Getting Pumped Up
Interest in Pumped Storage Hydropower Grows in Many Countries
Grid operators are taking a closer look at pumped storage hydropower to balance growing intermittent renewable generation, according to an EPRI review of the technology. Compared to newer, battery-based energy storage technologies, electric utilities are more familiar with pumped storage hydropower and its operational and maintenance requirements. Global capacity is projected to nearly double from 147 gigawatts in 2015 to 284 gigawatts in 2025.
First deployed in North America in 1929, this mature technology accounts for more than 90% of the world’s grid-scale storage capacity. During off-peak demand when power is the least expensive, the facility consumes electricity to pump water from a lower reservoir into an upper reservoir. During peak demand, water released by the upper reservoir flows through a hydroelectric turbine to generate electricity.
As more intermittent solar and wind generation is installed, bulk-scale storage capacity becomes more valuable, helping grid operators to smooth generation and shape energy profiles. According to the EPRI study, the trend is driving many countries to investigate the technical and economic feasibility of pumped storage hydropower projects. In Hawaii, Kauai Island Utility Cooperative is reviewing projects with existing reservoirs that would use solar energy to pump the water into the upper reservoir.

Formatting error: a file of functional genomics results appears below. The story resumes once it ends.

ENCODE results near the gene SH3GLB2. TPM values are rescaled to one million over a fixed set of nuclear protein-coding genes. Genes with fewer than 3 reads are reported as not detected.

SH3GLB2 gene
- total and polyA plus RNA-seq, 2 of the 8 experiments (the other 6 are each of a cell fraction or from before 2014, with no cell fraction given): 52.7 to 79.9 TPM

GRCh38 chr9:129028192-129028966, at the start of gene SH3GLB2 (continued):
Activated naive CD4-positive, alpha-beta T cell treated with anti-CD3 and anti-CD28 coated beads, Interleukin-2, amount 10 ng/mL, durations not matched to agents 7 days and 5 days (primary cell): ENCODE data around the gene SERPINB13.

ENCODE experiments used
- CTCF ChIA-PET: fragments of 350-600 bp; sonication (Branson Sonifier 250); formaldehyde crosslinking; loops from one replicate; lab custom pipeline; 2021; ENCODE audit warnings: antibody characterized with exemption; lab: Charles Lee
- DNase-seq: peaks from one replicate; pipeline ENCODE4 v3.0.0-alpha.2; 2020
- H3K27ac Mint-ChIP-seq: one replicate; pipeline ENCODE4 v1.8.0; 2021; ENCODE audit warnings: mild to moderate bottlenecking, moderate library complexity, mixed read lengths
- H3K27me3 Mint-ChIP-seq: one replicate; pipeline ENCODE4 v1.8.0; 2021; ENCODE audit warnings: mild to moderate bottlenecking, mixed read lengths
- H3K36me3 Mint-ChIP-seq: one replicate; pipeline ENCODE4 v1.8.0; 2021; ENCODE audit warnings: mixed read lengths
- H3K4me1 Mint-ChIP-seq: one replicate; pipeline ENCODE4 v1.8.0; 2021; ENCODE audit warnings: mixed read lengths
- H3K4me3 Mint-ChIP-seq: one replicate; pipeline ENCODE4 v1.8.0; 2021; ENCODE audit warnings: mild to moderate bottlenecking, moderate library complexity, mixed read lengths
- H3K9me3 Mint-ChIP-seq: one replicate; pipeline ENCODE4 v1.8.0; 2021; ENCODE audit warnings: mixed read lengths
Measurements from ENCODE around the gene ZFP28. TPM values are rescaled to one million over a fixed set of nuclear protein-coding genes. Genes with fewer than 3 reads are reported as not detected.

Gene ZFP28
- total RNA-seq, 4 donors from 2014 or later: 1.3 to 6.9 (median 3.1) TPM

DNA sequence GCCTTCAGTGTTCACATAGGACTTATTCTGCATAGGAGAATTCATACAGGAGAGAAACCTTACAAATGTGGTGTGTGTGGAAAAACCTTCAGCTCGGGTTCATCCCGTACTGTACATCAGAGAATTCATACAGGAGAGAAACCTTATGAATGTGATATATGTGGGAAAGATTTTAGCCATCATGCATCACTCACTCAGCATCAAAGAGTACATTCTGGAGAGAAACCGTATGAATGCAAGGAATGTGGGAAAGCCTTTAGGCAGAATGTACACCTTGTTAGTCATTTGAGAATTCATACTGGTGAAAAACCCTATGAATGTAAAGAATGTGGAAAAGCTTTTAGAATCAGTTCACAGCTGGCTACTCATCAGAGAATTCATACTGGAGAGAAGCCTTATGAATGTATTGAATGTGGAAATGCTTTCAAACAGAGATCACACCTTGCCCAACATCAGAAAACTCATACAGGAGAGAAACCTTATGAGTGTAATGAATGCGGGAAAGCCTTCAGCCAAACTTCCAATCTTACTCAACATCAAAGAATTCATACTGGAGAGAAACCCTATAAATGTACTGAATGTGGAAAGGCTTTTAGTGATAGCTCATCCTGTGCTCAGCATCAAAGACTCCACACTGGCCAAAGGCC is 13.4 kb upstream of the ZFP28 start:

Recent advances include variable-speed turbines that enable efficient operations at a range of speeds to accommodate intermittent generation. Siting on abandoned mines and using underground reservoirs instead of damming rivers can reduce construction costs and minimize adverse environmental impacts. EPRI is investigating these and other advances as well as the technology’s value through more flexible operations.